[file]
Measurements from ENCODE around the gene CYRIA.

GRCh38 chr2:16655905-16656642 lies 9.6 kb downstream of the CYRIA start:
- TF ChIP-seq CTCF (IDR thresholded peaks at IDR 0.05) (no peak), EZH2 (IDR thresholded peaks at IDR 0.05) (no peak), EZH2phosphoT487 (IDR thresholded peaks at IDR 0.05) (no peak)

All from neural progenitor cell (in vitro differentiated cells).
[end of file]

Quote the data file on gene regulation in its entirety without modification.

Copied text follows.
Measurements from ENCODE around the gene CYRIA.

GRCh38 chr2:16655905-16656642 lies 9.6 kb downstream of the CYRIA start:
- TF ChIP-seq CTCF (IDR thresholded peaks at IDR 0.05) (no peak), EZH2 (IDR thresholded peaks at IDR 0.05) (no peak), EZH2phosphoT487 (IDR thresholded peaks at IDR 0.05) (no peak)

All from neural progenitor cell (in vitro differentiated cells).